According to Professor Thomas Gasser, University of Tübingen and Chair of the JPND Scientific Advisory Board,  ‘Neurodegenerative diseases currently cannot be cured, prevented, or even substantially slowed. In order to tackle these diseases together, we need greater thinking across traditional clinical boundaries and new, innovative ideas aimed at preventing disease development and progression in healthy, at-risk and early-stage populations. These calls aim to harness the necessary expertise across Europe and globally to address these needs in the fight against these diseases’. 

The following neurodegenerative diseases are included for both calls:

  • Alzheimer’s disease and other dementias
  • Parkinson’s disease and PD-related disorders
  • Prion disease
  • Motor neurone diseases 
  • Huntington’s disease
  • Spinocerebellar ataxia (SCA)
  • Spinal muscular atrophy (SMA)

Call 1: Cross-Disease Analysis of Pathways
There is clinical, genetic and biochemical evidence that similar molecular pathways are relevant in different neurodegenerative and other chronic diseases. Therefore, clinical phenotypes alone seem insufficient to provide an understanding of the underlying mechanisms involved, and to be the sole basis for prognosis and diagnosis of neurodegenerative diseases.   This call is for multidisciplinary proposals (e.g. combining fundamental, pre-clinical and/or clinical research with computational approaches) to perform network analyses in different neurodegenerative and other chronic diseases to elucidate the underlying mechanisms involved.  The combined analysis of diseases across traditional clinical boundaries may lead to a re-definition of clinical phenotypes and new approaches in the treatment of neurodegenerative diseases.

JPND Countries Participating in this call: 
Belgium, Canada, Finland, France, Germany, Ireland, Italy, Luxembourg, the Netherlands, Norway, Poland, Portugal, Slovak Republic, Spain, Sweden, Turkey

Call 2:  Pilot Studies on Preventive Strategies
Recent results from epidemiological studies in aging suggest that preventive strategies may modify both the risk of developing neurodegenerative diseases and of symptom progression. However, it is not yet known whether these findings can be translated into efficacious preventive strategies that specifically target healthy persons, at risk populations or early stage patients with neurodegenerative diseases. Therefore, more research is needed to develop proof-of-concept for the design of prevention trials aimed to investigate the effect of complex interventions. JPND is launching this call for proposals in order to encourage interdisciplinary “pilot” studies for the design of preventive strategies related to neurodegenerative diseases.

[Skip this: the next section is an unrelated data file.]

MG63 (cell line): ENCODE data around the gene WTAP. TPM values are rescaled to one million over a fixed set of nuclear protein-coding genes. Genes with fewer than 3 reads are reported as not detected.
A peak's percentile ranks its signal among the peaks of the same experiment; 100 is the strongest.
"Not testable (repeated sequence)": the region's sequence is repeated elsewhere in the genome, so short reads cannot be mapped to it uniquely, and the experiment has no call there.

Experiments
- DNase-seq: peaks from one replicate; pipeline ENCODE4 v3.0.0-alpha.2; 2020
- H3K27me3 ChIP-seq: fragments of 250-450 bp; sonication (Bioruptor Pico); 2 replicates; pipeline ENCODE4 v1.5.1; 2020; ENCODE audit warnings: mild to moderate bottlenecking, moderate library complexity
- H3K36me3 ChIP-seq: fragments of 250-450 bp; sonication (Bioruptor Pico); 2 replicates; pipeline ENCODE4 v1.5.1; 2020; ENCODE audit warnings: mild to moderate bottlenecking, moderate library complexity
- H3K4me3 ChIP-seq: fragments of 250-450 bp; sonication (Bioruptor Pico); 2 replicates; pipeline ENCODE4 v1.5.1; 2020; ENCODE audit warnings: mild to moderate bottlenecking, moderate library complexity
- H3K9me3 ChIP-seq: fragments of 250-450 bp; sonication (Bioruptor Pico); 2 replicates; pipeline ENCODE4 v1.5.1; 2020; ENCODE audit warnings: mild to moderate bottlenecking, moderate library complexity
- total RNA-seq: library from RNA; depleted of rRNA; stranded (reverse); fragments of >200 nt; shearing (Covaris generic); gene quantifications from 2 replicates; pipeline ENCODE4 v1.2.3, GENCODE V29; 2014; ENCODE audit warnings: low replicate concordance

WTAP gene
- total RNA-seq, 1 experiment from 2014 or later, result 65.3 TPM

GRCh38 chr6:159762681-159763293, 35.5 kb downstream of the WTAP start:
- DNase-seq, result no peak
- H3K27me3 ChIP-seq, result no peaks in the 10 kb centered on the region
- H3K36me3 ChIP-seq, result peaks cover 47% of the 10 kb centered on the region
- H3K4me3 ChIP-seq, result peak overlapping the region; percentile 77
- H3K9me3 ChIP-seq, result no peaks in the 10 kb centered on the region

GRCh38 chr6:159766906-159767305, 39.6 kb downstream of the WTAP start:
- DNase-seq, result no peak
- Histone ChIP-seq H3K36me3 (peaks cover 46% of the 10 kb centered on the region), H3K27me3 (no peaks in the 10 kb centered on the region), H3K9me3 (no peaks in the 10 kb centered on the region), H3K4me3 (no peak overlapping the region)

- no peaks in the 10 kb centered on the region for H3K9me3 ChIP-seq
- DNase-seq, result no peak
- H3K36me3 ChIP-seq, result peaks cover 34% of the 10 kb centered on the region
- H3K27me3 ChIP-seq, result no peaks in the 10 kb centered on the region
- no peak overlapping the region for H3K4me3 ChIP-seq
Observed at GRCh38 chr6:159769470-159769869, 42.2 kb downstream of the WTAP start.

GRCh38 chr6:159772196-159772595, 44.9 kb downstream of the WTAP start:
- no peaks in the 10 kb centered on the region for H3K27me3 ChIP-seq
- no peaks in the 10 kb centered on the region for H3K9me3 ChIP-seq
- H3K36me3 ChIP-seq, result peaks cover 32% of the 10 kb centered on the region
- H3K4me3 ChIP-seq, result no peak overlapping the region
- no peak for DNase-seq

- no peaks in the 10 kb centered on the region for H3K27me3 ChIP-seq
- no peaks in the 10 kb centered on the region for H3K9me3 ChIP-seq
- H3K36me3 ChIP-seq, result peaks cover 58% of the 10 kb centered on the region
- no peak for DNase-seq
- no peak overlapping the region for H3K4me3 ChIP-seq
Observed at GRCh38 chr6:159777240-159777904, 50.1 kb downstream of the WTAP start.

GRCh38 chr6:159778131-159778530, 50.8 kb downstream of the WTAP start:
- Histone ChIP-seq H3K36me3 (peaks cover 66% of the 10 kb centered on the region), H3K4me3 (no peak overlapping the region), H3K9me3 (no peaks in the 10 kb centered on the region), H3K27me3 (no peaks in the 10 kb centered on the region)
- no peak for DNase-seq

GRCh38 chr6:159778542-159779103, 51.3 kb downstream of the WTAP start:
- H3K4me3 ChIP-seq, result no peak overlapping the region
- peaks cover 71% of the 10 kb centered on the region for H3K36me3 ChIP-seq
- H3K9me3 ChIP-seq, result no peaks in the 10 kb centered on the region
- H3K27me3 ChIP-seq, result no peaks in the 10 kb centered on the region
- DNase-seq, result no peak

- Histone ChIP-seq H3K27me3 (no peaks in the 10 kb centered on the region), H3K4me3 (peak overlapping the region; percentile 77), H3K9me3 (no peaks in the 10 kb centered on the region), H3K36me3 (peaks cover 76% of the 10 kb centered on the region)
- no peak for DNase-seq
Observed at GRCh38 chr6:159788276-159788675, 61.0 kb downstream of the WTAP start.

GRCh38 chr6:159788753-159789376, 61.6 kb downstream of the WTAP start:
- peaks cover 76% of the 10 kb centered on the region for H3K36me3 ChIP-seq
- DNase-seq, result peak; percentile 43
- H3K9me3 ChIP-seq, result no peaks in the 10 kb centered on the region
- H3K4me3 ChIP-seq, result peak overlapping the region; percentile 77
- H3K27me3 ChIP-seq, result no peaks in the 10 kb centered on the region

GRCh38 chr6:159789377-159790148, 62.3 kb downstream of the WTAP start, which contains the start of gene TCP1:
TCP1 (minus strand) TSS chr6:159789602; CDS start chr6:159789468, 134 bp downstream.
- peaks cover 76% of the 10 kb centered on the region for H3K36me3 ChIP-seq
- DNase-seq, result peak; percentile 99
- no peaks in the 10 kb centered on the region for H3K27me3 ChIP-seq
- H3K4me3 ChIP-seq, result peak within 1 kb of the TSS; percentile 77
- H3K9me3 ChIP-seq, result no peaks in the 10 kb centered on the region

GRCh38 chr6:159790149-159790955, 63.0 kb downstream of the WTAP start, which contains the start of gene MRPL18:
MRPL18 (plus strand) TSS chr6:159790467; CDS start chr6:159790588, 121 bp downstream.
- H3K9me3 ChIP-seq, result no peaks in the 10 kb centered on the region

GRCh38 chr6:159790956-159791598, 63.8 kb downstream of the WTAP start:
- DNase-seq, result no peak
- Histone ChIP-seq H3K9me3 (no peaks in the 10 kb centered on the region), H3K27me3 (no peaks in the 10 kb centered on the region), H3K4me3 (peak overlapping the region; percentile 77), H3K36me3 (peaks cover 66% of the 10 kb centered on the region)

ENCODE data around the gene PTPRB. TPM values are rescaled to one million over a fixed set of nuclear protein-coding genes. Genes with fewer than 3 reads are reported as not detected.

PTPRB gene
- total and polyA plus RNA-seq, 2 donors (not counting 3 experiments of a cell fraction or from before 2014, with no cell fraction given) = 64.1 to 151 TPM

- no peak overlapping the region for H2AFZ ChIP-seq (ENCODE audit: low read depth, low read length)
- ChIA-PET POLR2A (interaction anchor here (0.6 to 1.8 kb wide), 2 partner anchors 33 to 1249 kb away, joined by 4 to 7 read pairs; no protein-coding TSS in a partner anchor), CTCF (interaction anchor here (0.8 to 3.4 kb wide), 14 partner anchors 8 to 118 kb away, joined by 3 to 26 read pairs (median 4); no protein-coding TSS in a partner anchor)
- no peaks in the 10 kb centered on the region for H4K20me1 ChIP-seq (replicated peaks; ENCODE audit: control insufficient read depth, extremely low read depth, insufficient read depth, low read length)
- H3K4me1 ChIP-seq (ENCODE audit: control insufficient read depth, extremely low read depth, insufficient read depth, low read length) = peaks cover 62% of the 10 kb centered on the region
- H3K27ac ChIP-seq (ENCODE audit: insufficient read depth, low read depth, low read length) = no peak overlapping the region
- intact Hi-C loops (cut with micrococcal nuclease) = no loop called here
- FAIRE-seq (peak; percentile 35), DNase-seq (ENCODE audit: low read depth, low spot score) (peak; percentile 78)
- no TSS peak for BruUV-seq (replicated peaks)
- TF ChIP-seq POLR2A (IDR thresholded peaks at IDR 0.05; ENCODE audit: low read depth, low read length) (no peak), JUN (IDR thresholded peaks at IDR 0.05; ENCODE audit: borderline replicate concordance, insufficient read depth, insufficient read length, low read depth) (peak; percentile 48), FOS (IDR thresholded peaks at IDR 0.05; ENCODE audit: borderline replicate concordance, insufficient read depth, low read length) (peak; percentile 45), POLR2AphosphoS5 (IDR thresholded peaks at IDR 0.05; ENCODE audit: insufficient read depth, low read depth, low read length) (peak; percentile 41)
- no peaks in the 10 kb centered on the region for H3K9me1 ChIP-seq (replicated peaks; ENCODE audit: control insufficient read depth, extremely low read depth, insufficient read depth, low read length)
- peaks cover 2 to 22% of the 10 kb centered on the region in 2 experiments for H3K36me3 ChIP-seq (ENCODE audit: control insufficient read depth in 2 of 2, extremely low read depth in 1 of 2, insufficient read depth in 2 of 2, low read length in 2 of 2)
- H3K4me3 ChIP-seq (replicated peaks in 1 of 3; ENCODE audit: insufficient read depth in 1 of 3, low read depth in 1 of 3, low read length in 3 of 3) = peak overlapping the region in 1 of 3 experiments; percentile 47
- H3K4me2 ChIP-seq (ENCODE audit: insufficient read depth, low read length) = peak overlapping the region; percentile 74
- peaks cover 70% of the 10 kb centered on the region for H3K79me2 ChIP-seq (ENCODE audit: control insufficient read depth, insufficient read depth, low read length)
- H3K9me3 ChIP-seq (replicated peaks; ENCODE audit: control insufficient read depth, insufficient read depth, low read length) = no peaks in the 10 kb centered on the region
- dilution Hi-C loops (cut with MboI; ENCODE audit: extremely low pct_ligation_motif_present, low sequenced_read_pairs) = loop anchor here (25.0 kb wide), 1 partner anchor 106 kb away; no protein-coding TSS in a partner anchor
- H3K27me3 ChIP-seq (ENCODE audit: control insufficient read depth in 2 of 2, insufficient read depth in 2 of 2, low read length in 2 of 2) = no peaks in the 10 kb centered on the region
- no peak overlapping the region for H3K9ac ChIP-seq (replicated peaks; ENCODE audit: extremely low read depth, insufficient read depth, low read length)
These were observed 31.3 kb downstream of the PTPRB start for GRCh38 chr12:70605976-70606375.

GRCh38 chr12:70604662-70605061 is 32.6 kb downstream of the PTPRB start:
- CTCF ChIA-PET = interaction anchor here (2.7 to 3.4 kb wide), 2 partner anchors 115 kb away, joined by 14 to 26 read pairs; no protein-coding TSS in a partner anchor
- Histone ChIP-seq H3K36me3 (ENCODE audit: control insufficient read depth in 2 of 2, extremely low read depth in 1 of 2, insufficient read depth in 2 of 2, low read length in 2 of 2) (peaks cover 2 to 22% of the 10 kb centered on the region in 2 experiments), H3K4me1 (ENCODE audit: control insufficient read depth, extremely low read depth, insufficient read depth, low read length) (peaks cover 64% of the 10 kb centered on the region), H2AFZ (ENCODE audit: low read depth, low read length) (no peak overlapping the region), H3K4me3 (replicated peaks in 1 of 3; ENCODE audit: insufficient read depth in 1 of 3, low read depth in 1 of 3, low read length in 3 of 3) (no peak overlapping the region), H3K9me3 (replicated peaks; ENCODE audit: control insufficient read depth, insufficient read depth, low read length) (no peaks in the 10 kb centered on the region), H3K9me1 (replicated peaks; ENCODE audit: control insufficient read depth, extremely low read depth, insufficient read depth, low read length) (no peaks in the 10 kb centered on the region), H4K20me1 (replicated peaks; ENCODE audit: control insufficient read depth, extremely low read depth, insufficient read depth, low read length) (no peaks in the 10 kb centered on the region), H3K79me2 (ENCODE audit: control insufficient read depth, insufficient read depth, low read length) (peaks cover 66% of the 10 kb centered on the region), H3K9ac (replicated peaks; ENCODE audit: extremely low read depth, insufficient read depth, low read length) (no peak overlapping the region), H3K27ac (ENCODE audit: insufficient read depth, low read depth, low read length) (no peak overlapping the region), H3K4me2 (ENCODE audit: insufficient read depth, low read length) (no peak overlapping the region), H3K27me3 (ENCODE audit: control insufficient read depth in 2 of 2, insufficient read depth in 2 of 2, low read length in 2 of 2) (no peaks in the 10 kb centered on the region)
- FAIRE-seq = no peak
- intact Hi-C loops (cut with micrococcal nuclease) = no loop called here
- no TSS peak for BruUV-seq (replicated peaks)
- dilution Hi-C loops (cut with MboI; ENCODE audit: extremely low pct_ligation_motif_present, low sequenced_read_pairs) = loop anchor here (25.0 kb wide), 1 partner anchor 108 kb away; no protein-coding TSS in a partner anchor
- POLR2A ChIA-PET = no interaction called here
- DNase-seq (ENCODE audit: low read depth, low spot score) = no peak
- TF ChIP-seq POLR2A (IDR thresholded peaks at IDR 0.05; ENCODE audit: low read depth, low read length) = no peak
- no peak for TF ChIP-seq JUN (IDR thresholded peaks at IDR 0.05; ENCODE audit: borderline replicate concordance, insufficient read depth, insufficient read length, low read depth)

JPND Countries Participating in this call:
Austria, Belgium, Denmark, Finland, France, Germany, Ireland, Italy, Luxembourg, the Netherlands, Norway, Poland, Portugal, Spain, Sweden, Turkey

Note:
Both calls are two-step, with a first stage (pre-proposal submission) deadline of February 18th (Cross-Disease Analysis) and February 20th (Preventive Strategies), 2014, respectively.   

For these calls, JPND is piloting an online partnering tool to assist potential applicants to the currently open calls, in their search for partners and formation of consortia.  It is believed that this tool will especially benefit early-career researchers and research groups not normally included in established consortia.

More information on the calls is available at: http://www.neurodegenerationresearch.eu/initiatives/annual-calls-for-proposals/open-calls/

Media enquiries should be directed to:
Derick Mitchelldmitchell@hrb.ie+353 1 2345103

JPND is inviting calls for proposals from research teams across Europe to increase understanding of the factors that put people at risk of developing neurodegenerative diseases such as Alzheimer’s and also to evaluate health and social care strategies for people living with these debilitating illnesses.

‘The incidence of Neurodegenerative diseases such as Alzheimer’s and Parkinson’s is exploding due to aging populations, which are creating huge social, economic and healthcare impacts across the world’ according to Professor Philippe Amouyel, Chair of the JPND Management Board.   ‘With this in mind, European Member States have identified these two areas of greatest need for targeted investment in order to delay progression or prevent ND and to improve the care provided for those living with these diseases and their carers’. Professor Amouyel added ‘This investment is part of a series of annual JPND funding initiatives over the next three years, aimed at addressing priority areas identified in our European Research Strategy.  This year’s calls will see approximately 25 million euro made available to applicants from over 20 countries.